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Hire One Robot, Save Six Digits

Hire One Robot, Save Six Digits

   Matt Wicks

Hire One Robot, Save Six Digits

With the arrival of Honeywell Intelligrated’s next-generation robotic unloader, it’s finally possible to transform unloading from a labor-heavy, manual chore to an automated, refined process. But what could automated unloading mean for your bottom line?

Let’s start with the improvements you’ll see in performance consistency. Robotic unloaders don’t begin suffering from fatigue halfway through a shift, don’t need breaks, and don’t require constant supervision. The robot’s high performance and flexibility deliver reliable operation day in and day out. You’ll get valuable data to fuel continuous improvement, increasing your abilities to plan and balance your operation. And thanks to its advanced machine-learning capabilities, the unloader won’t start becoming obsolete the day you deploy it.

The robot also enables you to handle significantly higher volumes of product in the same footprint (or even a smaller one), and with greater efficiency. How much faster the robot can work will vary depending on the products your operation handles, but an average distribution center can conservatively expect the unloader to work more than twice as fast (possibly even faster) than a crew of human dock workers. 

This in turn may mean that you won’t require as many receiving doors as before, especially if your unloader is equipped with the option to traverse between two or more doors. 

Now let’s consider the implications for your workforce and human resources (HR) team. One of the most obvious benefits is that you can reduce your staffing burden. A single operator can manage up to five robotic unloaders, or run a smaller number of robots in addition to other tasks. What’s more, that operator doesn’t need to have a lot of sophisticated technical skills, just a basic level of operational and safety training. And the same simulation technology used to train the robot can be used to instruct operators in a safe, virtual environment.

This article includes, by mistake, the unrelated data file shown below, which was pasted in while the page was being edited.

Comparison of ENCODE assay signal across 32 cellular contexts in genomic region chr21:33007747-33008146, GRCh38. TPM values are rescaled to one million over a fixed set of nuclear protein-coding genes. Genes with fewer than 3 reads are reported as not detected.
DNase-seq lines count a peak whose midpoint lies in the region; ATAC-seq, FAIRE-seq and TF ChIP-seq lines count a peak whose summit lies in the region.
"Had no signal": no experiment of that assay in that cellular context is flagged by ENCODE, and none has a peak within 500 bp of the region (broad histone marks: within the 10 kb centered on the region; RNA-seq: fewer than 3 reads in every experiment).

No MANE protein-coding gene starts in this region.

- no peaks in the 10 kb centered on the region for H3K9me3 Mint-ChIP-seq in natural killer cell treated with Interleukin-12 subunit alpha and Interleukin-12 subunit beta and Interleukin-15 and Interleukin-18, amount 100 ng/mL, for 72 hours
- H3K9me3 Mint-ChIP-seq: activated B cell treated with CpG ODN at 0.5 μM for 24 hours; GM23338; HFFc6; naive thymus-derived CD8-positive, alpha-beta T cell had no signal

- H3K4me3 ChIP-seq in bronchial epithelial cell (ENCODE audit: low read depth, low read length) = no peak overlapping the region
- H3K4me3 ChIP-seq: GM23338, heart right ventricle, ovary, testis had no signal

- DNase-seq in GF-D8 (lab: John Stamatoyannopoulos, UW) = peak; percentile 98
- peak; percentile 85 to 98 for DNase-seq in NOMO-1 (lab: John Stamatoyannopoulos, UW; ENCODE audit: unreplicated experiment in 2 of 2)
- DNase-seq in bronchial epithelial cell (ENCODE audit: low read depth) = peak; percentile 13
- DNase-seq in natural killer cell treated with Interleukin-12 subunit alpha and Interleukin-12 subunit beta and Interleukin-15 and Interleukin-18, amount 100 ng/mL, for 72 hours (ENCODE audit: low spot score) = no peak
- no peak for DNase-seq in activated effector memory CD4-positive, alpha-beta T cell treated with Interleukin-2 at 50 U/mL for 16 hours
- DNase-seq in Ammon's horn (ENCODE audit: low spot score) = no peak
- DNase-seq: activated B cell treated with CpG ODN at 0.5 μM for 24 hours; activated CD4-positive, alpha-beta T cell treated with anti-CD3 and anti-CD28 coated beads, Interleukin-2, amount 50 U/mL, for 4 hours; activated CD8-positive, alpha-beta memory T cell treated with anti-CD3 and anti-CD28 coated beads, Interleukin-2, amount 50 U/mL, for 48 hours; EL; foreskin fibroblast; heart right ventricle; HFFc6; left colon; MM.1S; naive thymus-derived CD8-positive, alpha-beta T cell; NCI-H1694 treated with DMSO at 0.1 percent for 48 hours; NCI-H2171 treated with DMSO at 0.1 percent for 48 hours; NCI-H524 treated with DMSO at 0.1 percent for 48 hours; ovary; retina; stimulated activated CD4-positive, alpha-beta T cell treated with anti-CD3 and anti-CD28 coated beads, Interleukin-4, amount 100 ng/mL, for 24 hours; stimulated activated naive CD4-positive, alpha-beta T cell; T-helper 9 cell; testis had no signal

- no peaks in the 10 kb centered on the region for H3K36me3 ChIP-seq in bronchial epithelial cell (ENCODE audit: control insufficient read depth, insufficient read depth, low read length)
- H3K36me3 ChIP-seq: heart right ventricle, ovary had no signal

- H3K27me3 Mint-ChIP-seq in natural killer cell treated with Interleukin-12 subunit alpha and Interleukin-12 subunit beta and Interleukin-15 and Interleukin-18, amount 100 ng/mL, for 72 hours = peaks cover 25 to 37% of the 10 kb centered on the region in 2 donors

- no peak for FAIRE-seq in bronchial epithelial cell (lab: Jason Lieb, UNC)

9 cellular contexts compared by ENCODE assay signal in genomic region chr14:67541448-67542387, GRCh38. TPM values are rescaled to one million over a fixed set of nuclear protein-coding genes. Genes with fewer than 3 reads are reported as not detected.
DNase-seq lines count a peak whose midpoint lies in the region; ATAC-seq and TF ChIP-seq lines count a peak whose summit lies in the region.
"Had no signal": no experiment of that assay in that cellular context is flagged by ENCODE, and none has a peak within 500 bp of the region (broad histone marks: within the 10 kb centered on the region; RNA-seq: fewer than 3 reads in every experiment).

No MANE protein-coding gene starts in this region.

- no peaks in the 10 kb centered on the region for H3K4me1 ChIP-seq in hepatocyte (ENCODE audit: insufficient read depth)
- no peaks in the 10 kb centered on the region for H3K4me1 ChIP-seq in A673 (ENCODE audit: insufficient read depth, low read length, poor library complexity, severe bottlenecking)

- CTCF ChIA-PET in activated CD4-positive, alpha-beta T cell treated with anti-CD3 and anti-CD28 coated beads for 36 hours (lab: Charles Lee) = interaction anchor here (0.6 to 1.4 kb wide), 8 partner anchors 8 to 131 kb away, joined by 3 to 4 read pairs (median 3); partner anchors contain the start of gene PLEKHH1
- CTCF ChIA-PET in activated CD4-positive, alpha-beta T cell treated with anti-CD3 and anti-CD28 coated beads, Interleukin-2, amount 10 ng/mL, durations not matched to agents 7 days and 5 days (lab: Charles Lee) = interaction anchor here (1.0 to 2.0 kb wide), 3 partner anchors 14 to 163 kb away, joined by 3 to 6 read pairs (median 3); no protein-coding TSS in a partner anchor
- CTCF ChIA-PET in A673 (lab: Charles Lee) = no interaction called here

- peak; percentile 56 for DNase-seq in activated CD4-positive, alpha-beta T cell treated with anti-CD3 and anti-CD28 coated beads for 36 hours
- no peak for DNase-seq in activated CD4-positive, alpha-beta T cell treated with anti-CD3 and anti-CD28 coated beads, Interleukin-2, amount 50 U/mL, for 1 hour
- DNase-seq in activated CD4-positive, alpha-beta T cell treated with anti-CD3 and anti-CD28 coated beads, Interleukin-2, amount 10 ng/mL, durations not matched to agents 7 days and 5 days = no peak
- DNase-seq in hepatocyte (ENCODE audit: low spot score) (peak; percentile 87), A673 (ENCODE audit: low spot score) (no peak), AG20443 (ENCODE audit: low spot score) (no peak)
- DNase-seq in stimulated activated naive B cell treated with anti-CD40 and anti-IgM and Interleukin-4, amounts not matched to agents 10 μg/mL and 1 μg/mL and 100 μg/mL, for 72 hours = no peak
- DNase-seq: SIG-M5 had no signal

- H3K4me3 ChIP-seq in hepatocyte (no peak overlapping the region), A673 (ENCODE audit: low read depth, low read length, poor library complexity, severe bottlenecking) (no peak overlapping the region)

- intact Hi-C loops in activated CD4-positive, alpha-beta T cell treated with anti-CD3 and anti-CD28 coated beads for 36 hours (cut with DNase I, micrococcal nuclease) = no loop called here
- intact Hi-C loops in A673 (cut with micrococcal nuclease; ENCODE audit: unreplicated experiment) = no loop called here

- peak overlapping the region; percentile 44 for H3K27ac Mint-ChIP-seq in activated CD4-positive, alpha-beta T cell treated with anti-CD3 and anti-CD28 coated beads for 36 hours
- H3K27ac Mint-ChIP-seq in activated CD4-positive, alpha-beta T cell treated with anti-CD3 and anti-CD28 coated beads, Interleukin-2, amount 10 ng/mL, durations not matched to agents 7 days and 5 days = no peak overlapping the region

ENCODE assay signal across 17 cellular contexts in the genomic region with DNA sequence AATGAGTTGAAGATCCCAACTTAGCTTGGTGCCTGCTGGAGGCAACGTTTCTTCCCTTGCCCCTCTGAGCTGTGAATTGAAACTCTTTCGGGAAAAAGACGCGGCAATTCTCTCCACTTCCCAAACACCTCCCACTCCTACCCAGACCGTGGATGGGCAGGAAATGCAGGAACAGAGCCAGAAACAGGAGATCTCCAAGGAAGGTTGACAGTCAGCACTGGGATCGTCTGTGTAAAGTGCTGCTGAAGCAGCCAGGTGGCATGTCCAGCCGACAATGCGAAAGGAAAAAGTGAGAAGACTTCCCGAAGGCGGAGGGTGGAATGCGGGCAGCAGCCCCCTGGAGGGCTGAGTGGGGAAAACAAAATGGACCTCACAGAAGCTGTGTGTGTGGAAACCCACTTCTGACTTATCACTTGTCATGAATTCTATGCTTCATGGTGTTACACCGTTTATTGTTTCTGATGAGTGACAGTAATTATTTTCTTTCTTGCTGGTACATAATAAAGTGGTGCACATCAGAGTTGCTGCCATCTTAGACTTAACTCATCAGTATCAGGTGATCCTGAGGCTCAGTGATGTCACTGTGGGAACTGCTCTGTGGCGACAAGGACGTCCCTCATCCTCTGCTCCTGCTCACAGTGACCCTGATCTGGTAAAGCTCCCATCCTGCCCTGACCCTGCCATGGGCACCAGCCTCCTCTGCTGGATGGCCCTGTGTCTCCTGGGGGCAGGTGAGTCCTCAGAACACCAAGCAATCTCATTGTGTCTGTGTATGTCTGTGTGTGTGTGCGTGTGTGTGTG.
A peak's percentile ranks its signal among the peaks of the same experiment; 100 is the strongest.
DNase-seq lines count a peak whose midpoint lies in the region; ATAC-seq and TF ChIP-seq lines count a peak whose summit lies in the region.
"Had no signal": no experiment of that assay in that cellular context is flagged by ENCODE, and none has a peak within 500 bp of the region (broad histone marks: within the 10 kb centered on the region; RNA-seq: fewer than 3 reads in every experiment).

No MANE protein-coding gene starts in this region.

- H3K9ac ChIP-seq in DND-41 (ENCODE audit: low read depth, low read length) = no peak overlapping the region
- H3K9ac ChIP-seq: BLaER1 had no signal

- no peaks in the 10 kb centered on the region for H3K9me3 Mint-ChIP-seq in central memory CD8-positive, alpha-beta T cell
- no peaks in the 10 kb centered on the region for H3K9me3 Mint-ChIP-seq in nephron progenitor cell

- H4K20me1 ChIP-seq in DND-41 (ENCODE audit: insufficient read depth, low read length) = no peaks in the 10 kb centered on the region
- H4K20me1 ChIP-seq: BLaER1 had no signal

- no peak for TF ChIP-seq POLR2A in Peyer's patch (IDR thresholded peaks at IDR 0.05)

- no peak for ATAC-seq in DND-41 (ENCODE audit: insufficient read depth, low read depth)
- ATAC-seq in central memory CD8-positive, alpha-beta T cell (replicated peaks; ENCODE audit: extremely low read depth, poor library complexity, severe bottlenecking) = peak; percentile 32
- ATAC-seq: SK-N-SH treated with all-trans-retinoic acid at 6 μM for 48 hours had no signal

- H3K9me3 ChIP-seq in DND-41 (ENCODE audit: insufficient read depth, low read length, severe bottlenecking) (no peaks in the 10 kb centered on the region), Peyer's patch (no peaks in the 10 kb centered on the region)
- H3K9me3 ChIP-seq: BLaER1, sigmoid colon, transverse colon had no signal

This opens up new opportunities for management and employees alike. High-performing workers can take more desirable positions, relieving up to 80% of your current dock labor from unpleasant work conditions, improving their job satisfaction and your labor retention. You’ll also lower injury rates — reducing costly downtime and claims — and incur fewer HR complaints.

Finally, let’s look at the financial implications. Robotic unloaders offer you the opportunity for better visibility in your cost outlay. You’ll also reduce overtime and keep rising wages in check. 

Here’s an example of how an average DC might benefit. Let’s say you currently have three dock employees, each unloading containers at a rate of $15 per hour. Let’s figure two to four thousand cases per trailer, and conservatively estimate that the robot can unload each trailer in half the time of a human crew (though I’ll tell you right now the actual rate can be a lot faster). 

This scenario gives you a labor cost savings of $112.50 to $180 per trailer. If you unload an average of 15 trailers per day, five days a week, you’re looking at a six-figure annual savings: $438,750 to $702,000 per year. That’s pretty significant.

For more details on how robotic unloaders can finally make automation practical in your DC, download our Solve Loading Dock Challenges With Robotic Unloading white paper.

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